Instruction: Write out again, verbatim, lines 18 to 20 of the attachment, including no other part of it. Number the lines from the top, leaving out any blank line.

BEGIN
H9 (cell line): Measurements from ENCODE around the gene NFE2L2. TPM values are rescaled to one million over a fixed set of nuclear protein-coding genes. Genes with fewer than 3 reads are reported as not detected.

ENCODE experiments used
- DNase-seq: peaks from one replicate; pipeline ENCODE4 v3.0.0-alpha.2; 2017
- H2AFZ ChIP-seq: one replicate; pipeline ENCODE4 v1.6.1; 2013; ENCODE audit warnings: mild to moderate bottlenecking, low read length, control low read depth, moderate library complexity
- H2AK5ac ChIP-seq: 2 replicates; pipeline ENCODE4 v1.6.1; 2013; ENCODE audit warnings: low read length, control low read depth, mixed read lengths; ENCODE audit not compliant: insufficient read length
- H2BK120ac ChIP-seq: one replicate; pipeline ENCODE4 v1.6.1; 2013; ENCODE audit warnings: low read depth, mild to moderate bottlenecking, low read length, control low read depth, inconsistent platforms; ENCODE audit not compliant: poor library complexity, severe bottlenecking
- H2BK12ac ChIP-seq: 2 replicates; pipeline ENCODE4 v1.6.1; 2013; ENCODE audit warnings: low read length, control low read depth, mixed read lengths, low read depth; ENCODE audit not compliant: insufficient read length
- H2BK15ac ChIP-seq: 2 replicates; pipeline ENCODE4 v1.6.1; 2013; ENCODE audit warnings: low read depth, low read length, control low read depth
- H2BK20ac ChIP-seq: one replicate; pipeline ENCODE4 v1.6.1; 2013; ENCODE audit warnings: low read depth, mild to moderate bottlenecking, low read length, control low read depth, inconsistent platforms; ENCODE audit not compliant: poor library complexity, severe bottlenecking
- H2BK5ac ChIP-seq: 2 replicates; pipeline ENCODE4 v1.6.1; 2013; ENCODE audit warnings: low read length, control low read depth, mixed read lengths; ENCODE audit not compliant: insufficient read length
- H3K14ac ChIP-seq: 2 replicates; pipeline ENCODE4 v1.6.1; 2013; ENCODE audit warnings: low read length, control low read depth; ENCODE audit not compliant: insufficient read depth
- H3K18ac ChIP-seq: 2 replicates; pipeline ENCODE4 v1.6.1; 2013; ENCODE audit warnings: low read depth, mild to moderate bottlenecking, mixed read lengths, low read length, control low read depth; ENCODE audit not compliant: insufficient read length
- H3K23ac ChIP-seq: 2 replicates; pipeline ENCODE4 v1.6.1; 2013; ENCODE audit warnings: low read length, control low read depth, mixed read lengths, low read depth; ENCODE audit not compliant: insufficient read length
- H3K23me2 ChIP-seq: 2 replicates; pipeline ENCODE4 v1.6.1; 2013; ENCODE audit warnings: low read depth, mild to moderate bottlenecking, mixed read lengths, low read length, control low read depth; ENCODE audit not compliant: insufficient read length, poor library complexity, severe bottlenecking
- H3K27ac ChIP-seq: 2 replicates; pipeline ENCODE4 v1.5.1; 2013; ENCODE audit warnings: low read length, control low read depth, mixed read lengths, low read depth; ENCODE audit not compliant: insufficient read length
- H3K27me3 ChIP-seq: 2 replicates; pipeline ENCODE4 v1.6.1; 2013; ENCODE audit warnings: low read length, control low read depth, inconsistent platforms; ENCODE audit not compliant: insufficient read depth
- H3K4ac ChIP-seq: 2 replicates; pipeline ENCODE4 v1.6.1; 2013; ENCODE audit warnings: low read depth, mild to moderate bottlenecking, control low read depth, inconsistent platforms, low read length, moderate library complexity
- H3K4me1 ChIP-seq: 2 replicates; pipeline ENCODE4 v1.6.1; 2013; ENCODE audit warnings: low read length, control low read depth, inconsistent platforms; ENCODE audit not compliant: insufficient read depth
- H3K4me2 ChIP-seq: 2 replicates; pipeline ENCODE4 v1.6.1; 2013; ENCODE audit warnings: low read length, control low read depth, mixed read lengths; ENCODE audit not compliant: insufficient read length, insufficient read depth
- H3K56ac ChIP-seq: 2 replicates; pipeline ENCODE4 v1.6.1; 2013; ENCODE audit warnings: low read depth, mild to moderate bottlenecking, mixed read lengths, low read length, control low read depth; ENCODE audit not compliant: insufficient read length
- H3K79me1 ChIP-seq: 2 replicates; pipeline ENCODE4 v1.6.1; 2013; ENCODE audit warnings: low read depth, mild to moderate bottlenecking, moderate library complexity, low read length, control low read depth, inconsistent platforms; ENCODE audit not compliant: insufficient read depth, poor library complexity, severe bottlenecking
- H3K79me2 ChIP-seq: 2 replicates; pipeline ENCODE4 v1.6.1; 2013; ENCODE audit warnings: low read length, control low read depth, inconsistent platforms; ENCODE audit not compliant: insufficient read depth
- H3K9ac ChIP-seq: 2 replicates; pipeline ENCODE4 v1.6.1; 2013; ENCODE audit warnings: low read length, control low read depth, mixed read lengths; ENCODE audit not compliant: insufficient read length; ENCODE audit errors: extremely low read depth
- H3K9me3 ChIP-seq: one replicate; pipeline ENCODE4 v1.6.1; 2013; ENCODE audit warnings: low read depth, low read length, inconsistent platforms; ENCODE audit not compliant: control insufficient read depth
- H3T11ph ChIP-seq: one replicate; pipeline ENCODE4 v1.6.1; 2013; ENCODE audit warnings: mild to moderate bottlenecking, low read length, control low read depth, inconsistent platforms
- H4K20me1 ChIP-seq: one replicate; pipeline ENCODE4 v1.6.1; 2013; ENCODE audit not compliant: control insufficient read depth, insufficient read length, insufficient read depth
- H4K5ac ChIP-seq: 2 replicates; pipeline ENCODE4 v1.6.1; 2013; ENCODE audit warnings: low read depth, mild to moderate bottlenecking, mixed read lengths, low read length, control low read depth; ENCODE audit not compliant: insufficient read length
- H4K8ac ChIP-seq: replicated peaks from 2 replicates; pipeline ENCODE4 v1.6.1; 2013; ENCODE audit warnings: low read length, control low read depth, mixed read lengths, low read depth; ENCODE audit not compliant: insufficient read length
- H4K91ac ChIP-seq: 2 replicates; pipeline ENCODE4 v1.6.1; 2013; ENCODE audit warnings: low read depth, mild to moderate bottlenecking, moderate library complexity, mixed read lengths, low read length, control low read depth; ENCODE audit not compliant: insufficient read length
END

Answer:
- H3K4me1 ChIP-seq: 2 replicates; pipeline ENCODE4 v1.6.1; 2013; ENCODE audit warnings: low read length, control low read depth, inconsistent platforms; ENCODE audit not compliant: insufficient read depth
- H3K4me2 ChIP-seq: 2 replicates; pipeline ENCODE4 v1.6.1; 2013; ENCODE audit warnings: low read length, control low read depth, mixed read lengths; ENCODE audit not compliant: insufficient read length, insufficient read depth
- H3K56ac ChIP-seq: 2 replicates; pipeline ENCODE4 v1.6.1; 2013; ENCODE audit warnings: low read depth, mild to moderate bottlenecking, mixed read lengths, low read length, control low read depth; ENCODE audit not compliant: insufficient read length